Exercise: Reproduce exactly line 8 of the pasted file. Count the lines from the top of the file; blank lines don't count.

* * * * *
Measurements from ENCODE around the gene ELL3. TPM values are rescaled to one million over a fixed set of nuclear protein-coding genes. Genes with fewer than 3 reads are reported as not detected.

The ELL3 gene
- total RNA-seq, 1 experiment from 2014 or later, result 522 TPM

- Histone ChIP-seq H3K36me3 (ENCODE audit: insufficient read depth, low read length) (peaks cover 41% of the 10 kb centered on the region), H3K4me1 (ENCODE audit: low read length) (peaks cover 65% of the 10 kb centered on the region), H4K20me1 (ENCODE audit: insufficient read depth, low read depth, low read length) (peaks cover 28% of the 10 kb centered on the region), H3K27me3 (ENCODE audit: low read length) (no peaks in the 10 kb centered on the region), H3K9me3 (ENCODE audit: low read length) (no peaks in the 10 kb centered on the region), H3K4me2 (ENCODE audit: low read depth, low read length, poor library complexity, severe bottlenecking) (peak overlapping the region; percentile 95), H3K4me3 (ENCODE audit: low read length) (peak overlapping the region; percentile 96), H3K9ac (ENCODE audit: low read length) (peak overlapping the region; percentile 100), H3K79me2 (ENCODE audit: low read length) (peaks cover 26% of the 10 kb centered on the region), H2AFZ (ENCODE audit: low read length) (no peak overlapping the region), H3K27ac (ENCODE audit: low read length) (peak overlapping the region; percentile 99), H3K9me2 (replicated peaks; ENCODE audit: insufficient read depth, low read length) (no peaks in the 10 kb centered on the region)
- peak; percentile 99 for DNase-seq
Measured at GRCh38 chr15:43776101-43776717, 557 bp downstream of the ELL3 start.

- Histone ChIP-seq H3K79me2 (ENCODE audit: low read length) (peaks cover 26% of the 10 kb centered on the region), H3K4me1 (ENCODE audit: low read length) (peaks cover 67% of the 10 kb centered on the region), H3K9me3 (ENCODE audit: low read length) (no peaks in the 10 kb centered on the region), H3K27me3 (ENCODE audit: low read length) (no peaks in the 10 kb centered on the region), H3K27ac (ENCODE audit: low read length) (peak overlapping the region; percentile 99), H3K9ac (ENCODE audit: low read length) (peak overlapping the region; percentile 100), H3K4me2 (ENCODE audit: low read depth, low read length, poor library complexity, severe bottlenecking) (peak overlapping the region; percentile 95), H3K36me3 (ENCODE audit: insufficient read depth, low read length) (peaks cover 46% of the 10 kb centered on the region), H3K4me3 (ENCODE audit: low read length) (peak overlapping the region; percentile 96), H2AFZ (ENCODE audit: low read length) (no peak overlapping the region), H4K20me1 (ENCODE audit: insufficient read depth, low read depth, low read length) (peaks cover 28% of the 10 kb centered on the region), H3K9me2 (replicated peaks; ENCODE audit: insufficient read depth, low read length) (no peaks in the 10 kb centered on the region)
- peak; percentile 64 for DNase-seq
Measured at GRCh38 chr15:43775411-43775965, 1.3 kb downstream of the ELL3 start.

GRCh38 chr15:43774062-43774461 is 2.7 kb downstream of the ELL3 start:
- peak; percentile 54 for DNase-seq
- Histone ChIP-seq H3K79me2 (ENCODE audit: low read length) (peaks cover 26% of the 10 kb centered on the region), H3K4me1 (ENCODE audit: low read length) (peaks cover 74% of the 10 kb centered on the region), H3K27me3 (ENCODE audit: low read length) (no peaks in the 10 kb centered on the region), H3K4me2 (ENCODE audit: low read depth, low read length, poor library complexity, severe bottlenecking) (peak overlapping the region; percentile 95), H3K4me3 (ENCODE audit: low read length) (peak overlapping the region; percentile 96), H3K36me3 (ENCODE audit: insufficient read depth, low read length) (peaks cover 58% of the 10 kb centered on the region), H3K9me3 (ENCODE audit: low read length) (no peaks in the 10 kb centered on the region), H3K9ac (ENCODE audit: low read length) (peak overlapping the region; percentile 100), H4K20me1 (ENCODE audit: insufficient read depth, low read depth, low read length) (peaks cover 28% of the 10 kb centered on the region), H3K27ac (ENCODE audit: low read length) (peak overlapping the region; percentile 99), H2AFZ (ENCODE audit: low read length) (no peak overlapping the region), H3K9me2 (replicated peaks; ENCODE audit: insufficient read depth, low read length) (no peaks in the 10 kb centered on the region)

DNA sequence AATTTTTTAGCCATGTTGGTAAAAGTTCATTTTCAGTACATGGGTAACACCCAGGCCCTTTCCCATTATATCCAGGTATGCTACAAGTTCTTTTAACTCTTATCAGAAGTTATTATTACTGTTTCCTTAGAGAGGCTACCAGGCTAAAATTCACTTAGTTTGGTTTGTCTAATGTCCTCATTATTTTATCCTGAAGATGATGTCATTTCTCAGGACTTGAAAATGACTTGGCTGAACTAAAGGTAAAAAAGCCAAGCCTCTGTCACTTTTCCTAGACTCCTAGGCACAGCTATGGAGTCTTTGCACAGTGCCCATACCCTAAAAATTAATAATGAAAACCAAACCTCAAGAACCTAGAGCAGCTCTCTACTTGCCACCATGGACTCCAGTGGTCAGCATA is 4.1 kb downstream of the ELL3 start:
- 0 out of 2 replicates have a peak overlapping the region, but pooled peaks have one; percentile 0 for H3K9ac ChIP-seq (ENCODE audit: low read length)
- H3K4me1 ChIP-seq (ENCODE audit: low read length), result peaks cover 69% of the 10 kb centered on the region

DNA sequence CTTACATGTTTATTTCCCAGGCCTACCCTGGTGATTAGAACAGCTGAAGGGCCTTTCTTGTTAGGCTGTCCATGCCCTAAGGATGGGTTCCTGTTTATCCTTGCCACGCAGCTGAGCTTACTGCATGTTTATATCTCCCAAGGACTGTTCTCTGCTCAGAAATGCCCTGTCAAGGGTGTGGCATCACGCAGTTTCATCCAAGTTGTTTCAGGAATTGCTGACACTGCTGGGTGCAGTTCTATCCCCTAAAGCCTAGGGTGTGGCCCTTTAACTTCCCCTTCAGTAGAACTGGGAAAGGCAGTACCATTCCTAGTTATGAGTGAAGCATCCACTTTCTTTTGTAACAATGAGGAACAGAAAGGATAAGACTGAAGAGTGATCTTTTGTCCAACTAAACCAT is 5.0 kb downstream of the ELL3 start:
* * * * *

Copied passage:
- peak; percentile 64 for DNase-seq